Pop's golden boy puts his acting career on hold and returns to music with an eclectic third studio album that draws its inspiration from a bygone era
JUSTIN TIMBERLAKE/ THE 20/20 EXPERIENCE
Since the release of his 2006 second album, FutureSex/LoveSounds, the former N'Sync member has decidedly put his musical endeavours on the back burner to establish his presence on the big screen. Alpha Dog, The Social Network, Bad Teacher and Friends With Benefits are some of the better known titles he was involved in. Ever a multi-tasker, Timberlake was also knee-deep in running his own fashion label, producing a reality series for MTV, getting married and being brought in to help resurrect and revamp the failed social media site Myspace.
But even when Timberlake wasn't working on his follow-up album, he still kept his music skills from getting rusty by appearing on fellow artists' singles such as Madonna's 4 Minutes, Duran Duran's Nite Runner and Falling Down, 50 Cent's Ayo Technology, TI's Dead and Gone and Ciara's Love Sex Magic.
By now, everyone should have heard The 20/20 Experience's first single, Suit & Tie, and its follow-up Mirrors. The latter has recently been featured on our ''Playlist'', and we still stand by our verdict that the song is distinctly reminiscent of JT's mega ballad, Cry Me A River. From these two tracks, it doesn't take a music connoisseur to identify which producer is at work here. Timbaland puts a stamp on his production, and, frankly, it's nearly impossible to think of JT's music without associating it with the aforementioned producer. The record also has help from Timbaland's sidekick Jerome ''J-Roc'' Harmon, who has worked with Jay-Z and Chris Brown.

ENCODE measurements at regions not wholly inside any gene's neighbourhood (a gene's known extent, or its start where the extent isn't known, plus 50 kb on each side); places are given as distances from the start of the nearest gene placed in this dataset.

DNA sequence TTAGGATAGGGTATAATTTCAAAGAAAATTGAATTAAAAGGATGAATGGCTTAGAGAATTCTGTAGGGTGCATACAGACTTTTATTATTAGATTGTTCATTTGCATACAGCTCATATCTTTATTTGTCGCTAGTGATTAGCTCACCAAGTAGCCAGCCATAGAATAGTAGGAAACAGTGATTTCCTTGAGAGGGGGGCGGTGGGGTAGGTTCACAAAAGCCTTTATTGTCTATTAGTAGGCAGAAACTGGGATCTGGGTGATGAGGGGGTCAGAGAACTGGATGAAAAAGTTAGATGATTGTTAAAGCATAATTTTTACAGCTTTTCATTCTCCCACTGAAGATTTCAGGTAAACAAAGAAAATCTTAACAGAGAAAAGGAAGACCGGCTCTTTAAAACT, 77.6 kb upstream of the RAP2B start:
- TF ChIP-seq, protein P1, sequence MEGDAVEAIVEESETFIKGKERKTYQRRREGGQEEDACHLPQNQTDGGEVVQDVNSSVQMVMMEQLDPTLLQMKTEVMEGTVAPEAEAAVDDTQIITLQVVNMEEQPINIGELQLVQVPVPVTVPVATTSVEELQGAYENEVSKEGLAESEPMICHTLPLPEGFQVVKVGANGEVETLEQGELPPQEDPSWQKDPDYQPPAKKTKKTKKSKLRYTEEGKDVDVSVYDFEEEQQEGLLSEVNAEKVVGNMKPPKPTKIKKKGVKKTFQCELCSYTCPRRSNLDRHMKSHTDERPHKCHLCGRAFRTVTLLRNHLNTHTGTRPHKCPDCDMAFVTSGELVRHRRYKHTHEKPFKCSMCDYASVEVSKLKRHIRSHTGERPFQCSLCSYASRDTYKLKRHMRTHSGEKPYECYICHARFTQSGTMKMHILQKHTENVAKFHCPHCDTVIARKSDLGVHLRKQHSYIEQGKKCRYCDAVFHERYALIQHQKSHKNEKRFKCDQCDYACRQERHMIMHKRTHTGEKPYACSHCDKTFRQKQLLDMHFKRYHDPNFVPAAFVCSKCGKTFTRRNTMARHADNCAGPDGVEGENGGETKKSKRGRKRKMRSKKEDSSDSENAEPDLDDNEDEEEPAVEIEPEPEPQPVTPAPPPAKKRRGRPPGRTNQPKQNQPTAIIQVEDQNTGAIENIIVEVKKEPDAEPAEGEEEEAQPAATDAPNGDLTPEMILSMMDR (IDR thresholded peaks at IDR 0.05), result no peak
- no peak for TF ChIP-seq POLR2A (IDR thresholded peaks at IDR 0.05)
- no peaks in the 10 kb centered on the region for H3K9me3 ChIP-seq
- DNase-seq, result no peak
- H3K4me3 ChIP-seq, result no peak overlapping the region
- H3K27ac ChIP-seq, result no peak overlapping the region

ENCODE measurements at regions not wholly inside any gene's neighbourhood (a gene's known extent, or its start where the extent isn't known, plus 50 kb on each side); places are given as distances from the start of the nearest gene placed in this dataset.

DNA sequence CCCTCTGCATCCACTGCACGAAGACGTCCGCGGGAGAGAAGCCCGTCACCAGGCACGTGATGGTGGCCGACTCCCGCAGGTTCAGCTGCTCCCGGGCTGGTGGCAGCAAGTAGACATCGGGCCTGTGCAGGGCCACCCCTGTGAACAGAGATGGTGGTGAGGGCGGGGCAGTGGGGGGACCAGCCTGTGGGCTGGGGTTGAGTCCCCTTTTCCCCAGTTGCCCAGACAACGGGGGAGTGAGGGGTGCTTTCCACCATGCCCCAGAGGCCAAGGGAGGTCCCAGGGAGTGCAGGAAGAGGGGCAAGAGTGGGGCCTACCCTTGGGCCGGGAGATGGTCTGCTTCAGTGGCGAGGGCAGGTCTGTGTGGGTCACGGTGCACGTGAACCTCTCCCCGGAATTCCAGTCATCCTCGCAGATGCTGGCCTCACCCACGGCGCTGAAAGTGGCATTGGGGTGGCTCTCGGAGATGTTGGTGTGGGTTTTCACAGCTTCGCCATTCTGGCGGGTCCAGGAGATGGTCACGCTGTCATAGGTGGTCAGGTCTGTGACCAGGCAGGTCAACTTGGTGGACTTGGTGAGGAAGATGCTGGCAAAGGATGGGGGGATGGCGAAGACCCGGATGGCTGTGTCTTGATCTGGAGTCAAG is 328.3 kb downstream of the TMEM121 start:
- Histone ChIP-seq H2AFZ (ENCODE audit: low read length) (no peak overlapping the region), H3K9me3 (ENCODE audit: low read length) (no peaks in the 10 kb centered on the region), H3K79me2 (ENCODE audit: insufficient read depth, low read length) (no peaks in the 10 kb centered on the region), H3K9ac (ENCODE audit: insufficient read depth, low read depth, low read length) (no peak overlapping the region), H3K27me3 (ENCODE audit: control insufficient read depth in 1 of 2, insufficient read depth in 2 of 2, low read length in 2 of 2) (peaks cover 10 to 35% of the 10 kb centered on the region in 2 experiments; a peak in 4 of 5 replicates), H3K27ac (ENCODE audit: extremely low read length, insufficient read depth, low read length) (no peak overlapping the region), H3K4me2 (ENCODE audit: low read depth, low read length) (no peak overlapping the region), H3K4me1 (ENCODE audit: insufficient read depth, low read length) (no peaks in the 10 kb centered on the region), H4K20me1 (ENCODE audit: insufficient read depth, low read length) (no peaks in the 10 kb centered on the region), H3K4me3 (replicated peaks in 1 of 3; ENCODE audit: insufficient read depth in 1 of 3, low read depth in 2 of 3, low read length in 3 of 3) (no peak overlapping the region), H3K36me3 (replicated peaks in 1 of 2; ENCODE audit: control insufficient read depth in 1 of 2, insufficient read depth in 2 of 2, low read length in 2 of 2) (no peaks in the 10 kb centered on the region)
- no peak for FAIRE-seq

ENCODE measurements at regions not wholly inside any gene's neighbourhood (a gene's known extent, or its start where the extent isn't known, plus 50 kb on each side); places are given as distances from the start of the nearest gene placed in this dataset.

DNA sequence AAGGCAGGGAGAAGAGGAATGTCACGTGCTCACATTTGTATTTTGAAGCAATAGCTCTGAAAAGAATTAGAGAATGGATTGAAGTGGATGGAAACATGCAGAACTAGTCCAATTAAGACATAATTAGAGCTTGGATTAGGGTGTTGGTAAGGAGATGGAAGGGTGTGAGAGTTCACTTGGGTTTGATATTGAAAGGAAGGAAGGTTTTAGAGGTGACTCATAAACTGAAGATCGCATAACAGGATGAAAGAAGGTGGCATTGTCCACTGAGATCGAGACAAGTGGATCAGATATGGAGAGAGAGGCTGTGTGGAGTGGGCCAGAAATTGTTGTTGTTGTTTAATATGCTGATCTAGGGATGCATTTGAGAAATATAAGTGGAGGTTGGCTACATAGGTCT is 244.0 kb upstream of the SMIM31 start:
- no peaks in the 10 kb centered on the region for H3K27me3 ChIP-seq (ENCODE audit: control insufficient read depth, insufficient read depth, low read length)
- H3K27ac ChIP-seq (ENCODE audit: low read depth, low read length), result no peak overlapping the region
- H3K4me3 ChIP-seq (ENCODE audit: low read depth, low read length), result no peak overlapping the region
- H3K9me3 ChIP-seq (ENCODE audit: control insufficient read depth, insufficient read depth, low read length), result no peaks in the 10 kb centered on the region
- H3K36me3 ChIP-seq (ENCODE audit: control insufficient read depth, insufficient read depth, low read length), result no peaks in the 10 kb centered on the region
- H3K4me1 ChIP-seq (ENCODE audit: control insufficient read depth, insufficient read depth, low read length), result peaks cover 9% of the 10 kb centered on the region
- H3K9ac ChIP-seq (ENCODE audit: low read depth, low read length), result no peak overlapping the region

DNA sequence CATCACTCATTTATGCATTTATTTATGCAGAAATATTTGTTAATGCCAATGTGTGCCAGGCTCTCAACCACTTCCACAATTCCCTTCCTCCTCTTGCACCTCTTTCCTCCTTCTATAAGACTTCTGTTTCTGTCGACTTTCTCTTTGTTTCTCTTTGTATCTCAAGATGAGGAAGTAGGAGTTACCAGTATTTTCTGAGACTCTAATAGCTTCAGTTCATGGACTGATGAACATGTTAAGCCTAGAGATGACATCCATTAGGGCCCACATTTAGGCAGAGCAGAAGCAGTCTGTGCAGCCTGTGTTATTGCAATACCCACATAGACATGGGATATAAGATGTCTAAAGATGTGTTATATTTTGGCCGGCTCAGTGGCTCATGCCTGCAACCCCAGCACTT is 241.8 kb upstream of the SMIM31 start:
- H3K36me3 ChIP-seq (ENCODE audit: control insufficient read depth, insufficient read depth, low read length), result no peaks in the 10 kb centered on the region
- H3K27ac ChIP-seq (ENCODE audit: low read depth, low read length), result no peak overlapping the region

The result is a deftly sequenced collection of highly textured songs that gradually reveals itself throughout the album's total length of 70 minutes (seven out of 10 songs clock in at more than seven minutes and the shortest is close to five). The opener, Pusher Love Girl, features suave strings reminiscent of Prince, whereas Don't Hold the Wall rides on an enchanting loop built on a marimba groove and thumping a bassline (is that crickets chirping we're hearing in the background, JT?).
Elsewhere, there are silly sexual euphemisms (Strawberry Bubblegum), a salsa-inspired moment (Let the Groove Get In) and Memphis soul funk-tastic-ness (That Girl). The album then closes with Blue Ocean Floor, a sentimental number where he masterfully exercises his vocal calisthenics, crooning: ''If my red eyes don't see you any more/And I can't hear you through the white noise/Just send your heartbeat I'll go to the blue ocean floor/Where they find us no more.''
While FutureSex/LoveSounds looks to the future, The 20/20 Experience digs into the past for inspiration. The record may not be packed with potential hits like JT's previous offerings, but it gives a nod to traditional R&B, flirts with various soul styles and still manages to fit in the contemporary context. Together with sound wizard Timbaland, Timberlake has cultivated his own signature sound and further confirmed his artistic flair. This is pop music at its most innovative and sophisticated.